Saturday, November 18, 2006

A Kid's Eye View of Capitalism

The Playstation III was released at 12:01 am yesterday morning. According to our local paper, people started waiting in line at Wal-Mart on Sunday night. I know by Tuesday there was a long line of very cold people in tents outside of Best Buy. We've been in this situation before, when Klaus spent 12 hours in line waiting for the Xbox 360 to be released last year, so I can't be too critical of the many college students waiting days for the PS3. Particularly since most of the people I saw interviewed in line said they were waiting for one to resell. Last year, the $400 and $600 Xboxes were re-selling for thousands of dollars.

Wolfie and Xavier thought waiting days was excessive, particularly for a game console they don't think is going to live up to the hype. Then we checked how much these boxes were selling for on eBay. Many sold in the $2,000-2,500 range, but some were ending between the $4-5,000. One auction ended with a "buy it now" price of $9,000!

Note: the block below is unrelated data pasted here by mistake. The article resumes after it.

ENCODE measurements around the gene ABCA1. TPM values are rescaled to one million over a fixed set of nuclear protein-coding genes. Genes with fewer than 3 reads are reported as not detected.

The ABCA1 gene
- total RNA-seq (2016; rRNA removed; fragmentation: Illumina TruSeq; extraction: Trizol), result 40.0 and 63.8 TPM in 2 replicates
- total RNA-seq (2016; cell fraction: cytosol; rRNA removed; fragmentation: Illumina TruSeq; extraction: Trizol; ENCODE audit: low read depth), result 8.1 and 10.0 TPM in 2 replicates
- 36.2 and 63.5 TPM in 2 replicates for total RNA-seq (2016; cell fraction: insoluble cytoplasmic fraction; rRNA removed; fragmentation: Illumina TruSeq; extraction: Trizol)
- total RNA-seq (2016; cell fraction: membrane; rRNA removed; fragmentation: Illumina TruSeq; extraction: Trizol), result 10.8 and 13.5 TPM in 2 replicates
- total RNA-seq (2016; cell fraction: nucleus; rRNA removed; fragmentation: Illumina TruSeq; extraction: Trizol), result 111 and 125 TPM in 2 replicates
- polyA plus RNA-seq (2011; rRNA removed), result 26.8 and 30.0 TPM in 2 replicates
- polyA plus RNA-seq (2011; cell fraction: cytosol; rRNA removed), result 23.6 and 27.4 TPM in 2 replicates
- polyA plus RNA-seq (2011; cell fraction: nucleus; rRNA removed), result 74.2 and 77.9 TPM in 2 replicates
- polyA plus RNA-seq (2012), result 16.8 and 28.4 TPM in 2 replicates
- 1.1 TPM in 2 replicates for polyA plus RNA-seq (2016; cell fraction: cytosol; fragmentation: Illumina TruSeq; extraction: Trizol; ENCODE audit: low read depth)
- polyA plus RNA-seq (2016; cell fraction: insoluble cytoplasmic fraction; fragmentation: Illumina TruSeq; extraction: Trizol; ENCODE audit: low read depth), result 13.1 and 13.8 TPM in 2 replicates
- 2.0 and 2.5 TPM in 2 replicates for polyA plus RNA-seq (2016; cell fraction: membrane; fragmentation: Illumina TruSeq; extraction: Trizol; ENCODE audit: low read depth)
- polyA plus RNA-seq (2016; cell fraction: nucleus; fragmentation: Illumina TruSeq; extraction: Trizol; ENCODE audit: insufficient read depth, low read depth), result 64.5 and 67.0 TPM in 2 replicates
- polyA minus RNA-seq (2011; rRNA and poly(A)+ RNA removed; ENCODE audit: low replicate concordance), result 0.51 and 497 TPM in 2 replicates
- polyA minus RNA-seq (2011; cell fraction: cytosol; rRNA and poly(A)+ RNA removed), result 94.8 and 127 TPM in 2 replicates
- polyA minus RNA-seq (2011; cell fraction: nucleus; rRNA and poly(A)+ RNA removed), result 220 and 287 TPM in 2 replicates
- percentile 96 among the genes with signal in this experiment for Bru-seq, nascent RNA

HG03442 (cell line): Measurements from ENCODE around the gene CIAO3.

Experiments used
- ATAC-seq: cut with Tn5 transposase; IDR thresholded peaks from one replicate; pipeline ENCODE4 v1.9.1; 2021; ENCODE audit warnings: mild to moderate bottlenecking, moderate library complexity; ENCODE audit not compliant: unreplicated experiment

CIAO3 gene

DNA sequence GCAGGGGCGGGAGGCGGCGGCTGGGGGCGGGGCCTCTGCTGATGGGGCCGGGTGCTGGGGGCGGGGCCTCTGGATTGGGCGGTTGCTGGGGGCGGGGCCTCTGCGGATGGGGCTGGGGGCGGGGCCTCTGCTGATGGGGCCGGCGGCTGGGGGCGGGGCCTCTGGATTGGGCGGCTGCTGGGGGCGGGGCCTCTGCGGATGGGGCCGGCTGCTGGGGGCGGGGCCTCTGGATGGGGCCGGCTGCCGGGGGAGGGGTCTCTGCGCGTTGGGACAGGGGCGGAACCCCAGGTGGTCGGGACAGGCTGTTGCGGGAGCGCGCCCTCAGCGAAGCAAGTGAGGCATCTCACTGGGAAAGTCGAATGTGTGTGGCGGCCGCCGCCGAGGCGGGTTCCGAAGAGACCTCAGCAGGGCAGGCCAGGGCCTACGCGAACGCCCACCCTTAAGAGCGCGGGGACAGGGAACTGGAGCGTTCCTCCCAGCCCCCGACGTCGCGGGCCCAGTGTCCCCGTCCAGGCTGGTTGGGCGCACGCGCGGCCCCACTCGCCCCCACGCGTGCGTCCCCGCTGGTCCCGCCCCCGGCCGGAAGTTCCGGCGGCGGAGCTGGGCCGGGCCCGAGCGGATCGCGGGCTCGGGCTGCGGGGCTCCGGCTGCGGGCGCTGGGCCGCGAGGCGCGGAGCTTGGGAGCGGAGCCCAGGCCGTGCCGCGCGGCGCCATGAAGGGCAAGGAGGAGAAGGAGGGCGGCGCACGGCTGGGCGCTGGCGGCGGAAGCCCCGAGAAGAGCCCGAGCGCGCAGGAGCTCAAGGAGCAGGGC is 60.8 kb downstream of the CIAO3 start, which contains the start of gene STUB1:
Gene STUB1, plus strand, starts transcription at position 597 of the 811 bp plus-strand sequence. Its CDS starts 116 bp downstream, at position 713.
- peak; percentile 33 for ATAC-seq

It makes an excellent lesson in supply and demand. Our boys were astonished someone would pay that much extra just to have it now without waiting in line personally. But after DH figured that the seller who made $5300 on his console earned about $100/hour (assuming he waited 48 hours), the boys were suitably impressed. An excellent real-life example of the concepts of "value-added" and entrepreneurship.

Another lesson comes at Sony's expense--literally. These premiums paid to entrepreneurs aren't going back to the gaming giant. Also, Sony is apparently taking a loss of several hundred dollars on every console it sells. Traditionally, consoles are sold at a loss by all game makers, not just Sony, according to CNet. Companies make up the loss by selling games at a premium. Now we know why the new games are $60 a pop!

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